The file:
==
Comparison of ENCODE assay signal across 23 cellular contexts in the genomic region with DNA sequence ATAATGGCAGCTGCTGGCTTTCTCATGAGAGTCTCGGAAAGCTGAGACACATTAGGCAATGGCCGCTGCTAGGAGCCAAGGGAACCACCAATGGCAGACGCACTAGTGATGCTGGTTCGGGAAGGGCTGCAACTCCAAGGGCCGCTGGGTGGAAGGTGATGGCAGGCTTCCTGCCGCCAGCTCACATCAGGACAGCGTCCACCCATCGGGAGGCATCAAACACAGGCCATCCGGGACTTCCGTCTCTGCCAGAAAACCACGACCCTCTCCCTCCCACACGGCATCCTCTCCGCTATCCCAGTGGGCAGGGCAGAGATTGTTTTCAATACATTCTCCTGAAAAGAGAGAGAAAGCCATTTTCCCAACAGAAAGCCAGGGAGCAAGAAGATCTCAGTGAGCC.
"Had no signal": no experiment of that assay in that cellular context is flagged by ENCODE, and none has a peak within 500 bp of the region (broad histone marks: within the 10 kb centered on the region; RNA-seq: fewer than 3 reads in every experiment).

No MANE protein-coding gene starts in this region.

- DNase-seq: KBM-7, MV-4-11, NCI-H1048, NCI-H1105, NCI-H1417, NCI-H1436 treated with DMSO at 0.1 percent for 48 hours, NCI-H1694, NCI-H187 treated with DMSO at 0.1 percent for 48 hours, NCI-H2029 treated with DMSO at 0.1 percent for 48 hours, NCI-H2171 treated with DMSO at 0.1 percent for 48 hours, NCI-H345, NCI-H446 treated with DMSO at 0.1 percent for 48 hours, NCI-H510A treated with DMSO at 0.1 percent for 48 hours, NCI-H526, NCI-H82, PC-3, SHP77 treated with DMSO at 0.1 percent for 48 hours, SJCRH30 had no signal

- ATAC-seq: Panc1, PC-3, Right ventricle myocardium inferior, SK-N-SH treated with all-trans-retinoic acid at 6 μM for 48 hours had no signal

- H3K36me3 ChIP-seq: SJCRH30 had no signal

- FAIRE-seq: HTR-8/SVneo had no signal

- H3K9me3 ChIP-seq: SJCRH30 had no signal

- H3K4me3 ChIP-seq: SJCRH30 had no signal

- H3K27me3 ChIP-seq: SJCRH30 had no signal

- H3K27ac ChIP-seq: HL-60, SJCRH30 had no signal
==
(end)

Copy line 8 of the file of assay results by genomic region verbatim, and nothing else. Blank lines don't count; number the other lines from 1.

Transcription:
- H3K9me3 ChIP-seq: SJCRH30 had no signal